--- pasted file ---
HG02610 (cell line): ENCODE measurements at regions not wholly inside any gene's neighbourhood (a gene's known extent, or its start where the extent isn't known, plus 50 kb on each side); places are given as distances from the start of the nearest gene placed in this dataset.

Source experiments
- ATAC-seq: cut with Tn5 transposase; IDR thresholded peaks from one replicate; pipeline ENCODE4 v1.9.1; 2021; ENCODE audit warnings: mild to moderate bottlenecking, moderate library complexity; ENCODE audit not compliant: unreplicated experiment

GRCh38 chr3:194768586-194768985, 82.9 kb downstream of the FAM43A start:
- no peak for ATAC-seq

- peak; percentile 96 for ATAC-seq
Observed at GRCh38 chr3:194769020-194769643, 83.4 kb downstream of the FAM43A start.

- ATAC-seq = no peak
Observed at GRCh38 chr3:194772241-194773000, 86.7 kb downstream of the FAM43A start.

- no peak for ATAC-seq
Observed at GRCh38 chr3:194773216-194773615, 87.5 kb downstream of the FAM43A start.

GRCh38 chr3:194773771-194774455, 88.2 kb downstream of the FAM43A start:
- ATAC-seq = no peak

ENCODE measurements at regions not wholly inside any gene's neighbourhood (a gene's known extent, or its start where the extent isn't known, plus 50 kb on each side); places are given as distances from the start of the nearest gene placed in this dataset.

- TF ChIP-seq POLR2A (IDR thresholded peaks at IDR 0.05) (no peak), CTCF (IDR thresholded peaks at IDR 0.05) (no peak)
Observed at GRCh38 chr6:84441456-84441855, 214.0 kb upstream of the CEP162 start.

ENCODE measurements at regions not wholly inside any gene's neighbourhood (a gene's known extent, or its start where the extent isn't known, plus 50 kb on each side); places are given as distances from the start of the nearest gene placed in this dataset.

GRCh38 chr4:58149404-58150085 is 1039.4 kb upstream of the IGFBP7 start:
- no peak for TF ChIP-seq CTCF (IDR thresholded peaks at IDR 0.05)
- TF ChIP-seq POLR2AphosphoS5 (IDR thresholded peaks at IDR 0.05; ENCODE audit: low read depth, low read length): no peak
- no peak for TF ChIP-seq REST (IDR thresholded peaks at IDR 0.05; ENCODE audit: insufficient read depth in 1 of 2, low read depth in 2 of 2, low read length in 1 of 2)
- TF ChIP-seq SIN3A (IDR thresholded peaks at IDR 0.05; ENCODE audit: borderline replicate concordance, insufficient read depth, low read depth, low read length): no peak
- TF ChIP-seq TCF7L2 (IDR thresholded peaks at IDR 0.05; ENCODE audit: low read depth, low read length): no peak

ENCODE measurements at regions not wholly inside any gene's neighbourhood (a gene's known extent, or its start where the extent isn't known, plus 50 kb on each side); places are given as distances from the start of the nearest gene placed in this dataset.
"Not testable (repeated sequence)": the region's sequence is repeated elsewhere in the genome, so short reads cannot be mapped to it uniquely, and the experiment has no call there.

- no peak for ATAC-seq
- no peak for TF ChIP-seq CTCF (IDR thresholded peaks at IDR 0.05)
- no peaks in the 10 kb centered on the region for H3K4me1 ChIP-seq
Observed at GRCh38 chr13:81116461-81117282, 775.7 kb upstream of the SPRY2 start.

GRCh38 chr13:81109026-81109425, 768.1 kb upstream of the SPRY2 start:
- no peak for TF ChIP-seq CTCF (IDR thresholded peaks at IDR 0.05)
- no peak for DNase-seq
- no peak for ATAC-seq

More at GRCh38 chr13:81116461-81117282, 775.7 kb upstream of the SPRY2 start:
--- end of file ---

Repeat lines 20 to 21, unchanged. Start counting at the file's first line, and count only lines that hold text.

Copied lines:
- TF ChIP-seq POLR2AphosphoS5 (IDR thresholded peaks at IDR 0.05; ENCODE audit: low read depth, low read length): no peak
- no peak for TF ChIP-seq REST (IDR thresholded peaks at IDR 0.05; ENCODE audit: insufficient read depth in 1 of 2, low read depth in 2 of 2, low read length in 1 of 2)